Our Founders were clear on the role of government in the United States:
We the People of the United States, in Order to form a more perfect Union, establish Justice, insure domestic Tranquility, provide for the common defence, promote the general Welfare, and secure the Blessings of Liberty to ourselves and our Posterity, do ordain and establish this Constitution for the United States of America.
We the People are the government. If our government is bad, it’s because We the People created it or were apathetic while someone else was participating. Demonizing the government is the same as demonizing We the People. Democracy allows that if we don’t like an aspect of governing, we can work to change it. Many times that work requires money, so the logic is that those with the most money can influence the government the most. What we have now with runaway campaign spending, unlimited corporate contributions, lobbyist domination, and media moguls is a case of money trouncing We the People (that is the real flesh and blood humans that populate the country).
The government exists to protect our rights as well as a whole host of other charges. The government seeks to establish justice, insure domestic tranquility, provide for the common defense, promote the general welfare, and secure liberty for now and the future. These are the ideas our constitutionally limited, democratic republic are founded on and those in office should be held to.
I appreciate the comments being made in response to my post yesterday about being unemployed. It is hard for me to keep framing in mind, I want to support or dispute so many points that are made. I’d like to create some video at some point so that a real time debate can be posted and analyzed; as we all know, conversation can move very fast and doesn’t always go the way we want, it’s much different than just writing an opinion. One of the themes of a conservative commenter is that taxes = taking from the rich and giving to the poor, another is the statement that the government is only there to protect our rights. Those are the two points I’d like to address.
Taxes are the price you pay for living in a civilized society. Everyone pays taxes even if they do not pay income taxes. Proportionately, poor people pay more taxes because they are more likely to spend a greater percentage of their income on non-income taxes (like gas, sales, and usage taxes). Taxes provide for police, teachers, roads, libraries, energy consumption, food distribution, potable water, sewer services and tons of other benefits. These are the privileges of living in the US. We all benefit from the things that taxes provide for -especially businesses. Without taxes, I could just start smashing windows, hacking bank accounts, stealing, assaulting, and terrorizing at a whim and it would amount to the biggest bully winning everytime. Corporations especially benefit from government protection and provisions – how would we move goods around the country without interstate highways? How could they enforce any sort of proprietary information? Again, without taxes and government, we would regress to killing each other in a sort of tribalism – like Afghanistan.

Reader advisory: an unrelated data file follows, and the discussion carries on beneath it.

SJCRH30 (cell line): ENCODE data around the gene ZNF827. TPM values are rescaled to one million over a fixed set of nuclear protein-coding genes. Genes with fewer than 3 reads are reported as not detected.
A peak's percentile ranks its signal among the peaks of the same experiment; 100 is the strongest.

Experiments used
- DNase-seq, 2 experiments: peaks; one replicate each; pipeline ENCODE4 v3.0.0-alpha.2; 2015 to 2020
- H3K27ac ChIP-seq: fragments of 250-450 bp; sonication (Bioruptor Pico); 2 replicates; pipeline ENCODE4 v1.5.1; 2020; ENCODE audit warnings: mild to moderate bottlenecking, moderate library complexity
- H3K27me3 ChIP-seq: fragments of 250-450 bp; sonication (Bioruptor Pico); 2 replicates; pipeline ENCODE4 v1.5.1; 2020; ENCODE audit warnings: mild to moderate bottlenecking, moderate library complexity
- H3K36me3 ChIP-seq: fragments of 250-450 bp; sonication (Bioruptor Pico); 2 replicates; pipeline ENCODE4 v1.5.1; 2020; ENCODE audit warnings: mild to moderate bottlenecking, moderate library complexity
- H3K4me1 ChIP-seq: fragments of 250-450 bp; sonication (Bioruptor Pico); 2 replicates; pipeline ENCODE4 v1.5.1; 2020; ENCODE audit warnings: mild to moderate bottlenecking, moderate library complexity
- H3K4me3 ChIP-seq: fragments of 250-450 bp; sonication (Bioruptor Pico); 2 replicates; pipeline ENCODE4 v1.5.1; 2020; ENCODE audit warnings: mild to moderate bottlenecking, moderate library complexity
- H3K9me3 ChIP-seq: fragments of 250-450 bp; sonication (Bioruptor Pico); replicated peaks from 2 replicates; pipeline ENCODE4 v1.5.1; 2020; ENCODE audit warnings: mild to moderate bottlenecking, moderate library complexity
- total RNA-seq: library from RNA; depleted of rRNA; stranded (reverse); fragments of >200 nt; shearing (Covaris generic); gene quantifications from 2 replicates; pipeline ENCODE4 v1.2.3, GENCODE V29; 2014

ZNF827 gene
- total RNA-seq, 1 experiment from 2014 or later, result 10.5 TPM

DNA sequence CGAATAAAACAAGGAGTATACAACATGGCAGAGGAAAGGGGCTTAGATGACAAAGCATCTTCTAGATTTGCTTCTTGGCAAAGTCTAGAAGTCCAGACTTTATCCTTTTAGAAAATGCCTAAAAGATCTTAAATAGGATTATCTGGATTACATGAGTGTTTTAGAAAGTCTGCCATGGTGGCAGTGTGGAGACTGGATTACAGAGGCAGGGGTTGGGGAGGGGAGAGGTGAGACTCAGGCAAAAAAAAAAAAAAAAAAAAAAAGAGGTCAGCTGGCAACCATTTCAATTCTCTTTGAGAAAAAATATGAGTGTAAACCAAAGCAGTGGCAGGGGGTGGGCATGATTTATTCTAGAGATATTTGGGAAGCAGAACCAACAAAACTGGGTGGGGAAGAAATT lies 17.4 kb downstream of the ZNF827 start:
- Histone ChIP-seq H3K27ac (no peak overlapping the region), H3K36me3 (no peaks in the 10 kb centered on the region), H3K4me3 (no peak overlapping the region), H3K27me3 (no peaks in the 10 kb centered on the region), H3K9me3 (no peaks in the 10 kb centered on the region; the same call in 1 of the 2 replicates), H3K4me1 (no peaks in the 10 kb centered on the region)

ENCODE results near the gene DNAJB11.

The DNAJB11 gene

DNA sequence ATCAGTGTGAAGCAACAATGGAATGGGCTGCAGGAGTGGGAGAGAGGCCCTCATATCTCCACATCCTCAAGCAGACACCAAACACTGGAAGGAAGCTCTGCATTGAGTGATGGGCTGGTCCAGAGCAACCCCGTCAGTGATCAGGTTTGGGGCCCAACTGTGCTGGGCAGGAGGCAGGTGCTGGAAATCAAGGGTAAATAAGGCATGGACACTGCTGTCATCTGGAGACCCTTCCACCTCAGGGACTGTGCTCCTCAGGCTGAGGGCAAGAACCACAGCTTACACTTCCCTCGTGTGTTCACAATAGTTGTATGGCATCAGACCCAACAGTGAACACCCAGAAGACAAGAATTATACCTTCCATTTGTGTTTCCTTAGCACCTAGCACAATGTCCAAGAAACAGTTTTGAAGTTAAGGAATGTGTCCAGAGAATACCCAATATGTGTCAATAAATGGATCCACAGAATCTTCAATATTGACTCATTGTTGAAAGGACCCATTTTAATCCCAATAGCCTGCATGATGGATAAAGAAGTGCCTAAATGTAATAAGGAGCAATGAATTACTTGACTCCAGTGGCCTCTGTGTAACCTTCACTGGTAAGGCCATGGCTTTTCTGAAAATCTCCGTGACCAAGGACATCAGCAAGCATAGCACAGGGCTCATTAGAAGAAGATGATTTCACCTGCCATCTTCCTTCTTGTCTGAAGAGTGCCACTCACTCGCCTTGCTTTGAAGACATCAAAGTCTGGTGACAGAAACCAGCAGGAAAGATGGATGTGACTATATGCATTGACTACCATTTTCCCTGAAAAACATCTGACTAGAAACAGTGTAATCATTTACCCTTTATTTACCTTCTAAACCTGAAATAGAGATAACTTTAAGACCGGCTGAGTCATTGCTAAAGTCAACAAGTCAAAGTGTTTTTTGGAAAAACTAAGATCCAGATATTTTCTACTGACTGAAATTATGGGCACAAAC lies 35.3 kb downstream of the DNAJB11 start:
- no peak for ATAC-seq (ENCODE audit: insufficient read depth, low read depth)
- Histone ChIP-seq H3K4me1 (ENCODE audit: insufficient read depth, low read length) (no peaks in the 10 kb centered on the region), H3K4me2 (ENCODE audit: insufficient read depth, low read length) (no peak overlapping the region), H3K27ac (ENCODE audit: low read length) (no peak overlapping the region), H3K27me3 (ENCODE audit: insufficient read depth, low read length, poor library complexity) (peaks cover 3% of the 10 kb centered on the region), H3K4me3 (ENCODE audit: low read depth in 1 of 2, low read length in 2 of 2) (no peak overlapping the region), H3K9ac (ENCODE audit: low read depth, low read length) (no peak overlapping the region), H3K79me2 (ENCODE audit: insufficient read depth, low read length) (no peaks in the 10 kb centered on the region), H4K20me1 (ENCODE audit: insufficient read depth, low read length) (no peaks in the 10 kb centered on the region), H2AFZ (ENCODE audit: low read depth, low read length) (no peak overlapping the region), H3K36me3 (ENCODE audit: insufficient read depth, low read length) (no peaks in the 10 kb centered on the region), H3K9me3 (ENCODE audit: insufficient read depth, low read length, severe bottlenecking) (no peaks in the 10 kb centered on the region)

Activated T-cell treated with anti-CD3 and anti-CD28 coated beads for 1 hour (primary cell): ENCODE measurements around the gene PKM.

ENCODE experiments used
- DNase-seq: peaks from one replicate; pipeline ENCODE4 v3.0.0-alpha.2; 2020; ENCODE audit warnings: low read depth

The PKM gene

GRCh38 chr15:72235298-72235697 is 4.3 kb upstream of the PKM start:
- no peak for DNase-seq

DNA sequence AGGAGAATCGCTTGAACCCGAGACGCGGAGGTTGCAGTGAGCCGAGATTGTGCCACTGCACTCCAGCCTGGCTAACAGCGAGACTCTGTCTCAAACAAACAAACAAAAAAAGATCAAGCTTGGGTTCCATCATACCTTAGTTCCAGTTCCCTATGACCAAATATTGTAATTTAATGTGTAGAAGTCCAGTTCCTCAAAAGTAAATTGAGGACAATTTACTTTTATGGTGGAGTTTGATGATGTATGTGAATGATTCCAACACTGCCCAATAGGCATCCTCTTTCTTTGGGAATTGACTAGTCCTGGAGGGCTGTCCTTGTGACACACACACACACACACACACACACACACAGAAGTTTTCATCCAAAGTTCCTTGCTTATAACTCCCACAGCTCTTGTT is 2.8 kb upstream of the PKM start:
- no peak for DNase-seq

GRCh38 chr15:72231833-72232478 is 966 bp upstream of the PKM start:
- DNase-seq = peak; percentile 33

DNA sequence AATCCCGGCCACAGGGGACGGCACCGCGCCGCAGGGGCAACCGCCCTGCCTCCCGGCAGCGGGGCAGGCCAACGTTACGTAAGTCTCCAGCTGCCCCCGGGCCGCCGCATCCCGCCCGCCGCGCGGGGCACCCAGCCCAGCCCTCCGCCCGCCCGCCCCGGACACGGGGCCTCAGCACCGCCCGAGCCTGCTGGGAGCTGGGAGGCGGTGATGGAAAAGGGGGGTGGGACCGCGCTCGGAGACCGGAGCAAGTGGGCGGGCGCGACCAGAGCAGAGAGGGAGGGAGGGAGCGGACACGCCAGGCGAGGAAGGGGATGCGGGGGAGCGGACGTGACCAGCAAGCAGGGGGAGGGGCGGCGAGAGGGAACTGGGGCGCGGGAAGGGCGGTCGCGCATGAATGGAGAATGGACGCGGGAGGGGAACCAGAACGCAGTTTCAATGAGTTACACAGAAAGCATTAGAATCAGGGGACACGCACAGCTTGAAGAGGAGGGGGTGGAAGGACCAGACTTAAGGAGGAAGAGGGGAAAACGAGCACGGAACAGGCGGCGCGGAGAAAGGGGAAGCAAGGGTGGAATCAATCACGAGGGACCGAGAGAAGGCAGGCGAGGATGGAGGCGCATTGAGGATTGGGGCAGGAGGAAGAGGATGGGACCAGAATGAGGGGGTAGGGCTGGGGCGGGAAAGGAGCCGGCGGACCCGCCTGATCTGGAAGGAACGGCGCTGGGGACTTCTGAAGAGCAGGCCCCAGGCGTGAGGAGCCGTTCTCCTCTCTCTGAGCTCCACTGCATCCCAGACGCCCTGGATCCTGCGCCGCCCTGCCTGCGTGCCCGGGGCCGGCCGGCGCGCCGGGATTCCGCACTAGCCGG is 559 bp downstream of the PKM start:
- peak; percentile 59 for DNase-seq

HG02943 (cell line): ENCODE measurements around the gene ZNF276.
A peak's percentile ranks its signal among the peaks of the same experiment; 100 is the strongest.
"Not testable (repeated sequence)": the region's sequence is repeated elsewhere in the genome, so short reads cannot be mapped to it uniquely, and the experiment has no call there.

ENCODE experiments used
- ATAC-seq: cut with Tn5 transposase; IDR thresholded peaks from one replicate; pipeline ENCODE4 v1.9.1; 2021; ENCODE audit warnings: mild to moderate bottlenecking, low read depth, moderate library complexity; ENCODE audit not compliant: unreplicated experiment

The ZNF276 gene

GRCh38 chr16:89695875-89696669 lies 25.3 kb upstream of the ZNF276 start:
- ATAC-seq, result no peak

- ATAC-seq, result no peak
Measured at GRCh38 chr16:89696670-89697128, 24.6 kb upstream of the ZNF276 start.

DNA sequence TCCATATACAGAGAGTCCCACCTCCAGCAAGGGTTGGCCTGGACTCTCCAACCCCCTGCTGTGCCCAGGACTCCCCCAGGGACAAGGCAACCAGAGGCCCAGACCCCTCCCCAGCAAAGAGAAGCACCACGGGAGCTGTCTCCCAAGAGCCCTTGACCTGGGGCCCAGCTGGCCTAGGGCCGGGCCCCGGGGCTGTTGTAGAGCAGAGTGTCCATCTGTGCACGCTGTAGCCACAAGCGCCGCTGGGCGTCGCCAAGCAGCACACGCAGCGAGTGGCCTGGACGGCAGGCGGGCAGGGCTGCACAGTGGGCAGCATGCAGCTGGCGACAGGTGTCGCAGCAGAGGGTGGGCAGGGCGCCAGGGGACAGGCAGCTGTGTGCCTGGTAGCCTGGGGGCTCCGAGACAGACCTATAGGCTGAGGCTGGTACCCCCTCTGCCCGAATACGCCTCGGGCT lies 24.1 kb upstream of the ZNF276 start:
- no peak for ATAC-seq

I had to memorize the preamble to the Constitution in middle school, it is handy to remember when folks start talking about who’s doing what to the Constitution. The document is much more than a preamble, but the preamble sets the frame for the intention of the Founders. Many people claiming that something is unconstitutional don’t actually know what they are talking about, perhaps they haven’t actually reviewed the document lately. Even in the executive branch, some “interpretations” seem to clearly skirt the law of the land.
Hop in your wayback machine, or if you’re too young for that, get ready for a retro treat -check out this awesome SchoolHouse Rock video that explains it so even my kids can understand. The next time you hear or say that something is unconstitutional, look up exactly what you are talking about, or ask the person making the claim about which article/amendment they mean specifically. The “unconstitutional!” claim is being overused today and the effect is diluting the public understanding of what it actually means. I would be interested to hear what is unconstitutional that is going on in our country today.